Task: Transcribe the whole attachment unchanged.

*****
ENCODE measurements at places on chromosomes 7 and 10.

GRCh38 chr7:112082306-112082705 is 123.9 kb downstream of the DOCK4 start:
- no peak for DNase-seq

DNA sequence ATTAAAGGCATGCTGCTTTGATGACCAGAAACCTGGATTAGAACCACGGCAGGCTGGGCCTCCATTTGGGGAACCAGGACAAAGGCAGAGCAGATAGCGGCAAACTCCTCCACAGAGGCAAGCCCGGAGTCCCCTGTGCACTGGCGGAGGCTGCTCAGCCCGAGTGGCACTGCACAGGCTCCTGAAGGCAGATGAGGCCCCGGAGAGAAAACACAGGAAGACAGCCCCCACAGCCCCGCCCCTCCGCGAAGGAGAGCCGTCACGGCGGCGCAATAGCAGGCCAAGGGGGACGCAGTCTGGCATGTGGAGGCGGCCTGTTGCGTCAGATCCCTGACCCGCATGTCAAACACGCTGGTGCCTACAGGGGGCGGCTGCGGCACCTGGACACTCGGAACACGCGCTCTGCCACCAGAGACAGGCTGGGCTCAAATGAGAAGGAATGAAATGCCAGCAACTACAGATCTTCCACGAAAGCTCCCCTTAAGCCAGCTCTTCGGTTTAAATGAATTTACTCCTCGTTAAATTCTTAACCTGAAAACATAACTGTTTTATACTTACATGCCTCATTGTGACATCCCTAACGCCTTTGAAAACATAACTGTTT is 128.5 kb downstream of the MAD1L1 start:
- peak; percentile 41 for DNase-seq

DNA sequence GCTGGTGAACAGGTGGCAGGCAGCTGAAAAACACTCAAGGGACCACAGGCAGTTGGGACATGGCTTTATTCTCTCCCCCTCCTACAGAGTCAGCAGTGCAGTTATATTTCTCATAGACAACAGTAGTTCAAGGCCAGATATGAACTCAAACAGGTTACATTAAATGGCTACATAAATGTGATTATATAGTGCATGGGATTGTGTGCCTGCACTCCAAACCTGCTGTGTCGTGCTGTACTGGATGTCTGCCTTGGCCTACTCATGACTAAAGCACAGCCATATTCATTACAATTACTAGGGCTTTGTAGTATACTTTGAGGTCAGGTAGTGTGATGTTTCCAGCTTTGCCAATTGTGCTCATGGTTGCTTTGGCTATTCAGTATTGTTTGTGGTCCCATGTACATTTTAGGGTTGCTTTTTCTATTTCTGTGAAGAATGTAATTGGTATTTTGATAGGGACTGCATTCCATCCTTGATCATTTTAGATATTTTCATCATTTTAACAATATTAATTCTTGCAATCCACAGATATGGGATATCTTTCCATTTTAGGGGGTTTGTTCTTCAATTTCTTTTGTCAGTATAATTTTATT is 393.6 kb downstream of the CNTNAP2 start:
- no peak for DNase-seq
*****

ENCODE measurements at places on chromosomes 7 and 10.

GRCh38 chr7:112082306-112082705 is 123.9 kb downstream of the DOCK4 start:
- no peak for DNase-seq

DNA sequence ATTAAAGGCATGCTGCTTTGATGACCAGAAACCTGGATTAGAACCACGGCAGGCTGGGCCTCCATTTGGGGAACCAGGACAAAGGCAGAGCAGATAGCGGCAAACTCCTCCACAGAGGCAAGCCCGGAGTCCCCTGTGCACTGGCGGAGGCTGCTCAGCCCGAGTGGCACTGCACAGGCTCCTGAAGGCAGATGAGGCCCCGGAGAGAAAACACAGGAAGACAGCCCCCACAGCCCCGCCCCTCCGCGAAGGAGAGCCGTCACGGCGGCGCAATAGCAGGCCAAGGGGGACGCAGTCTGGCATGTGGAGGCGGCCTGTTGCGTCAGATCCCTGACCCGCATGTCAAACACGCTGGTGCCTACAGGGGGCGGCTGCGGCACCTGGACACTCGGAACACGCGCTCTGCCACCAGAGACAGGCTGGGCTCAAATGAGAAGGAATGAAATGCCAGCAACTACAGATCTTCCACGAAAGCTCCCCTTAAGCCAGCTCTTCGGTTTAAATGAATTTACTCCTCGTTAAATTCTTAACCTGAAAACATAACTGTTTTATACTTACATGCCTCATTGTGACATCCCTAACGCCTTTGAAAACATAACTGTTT is 128.5 kb downstream of the MAD1L1 start:
- peak; percentile 41 for DNase-seq

DNA sequence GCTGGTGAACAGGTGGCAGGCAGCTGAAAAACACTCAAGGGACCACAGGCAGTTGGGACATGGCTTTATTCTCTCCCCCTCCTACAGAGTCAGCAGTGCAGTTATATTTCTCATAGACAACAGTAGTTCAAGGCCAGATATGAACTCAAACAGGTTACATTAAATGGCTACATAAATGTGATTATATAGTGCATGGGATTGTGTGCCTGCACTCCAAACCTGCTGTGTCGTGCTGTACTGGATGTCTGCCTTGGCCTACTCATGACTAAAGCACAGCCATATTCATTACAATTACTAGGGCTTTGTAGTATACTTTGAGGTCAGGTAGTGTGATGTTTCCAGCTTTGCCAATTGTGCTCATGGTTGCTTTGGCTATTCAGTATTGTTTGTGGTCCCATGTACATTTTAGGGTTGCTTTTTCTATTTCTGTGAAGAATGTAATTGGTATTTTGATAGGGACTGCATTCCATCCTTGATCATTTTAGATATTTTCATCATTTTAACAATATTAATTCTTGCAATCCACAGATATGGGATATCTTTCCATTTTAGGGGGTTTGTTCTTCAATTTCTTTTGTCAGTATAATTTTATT is 393.6 kb downstream of the CNTNAP2 start:
- no peak for DNase-seq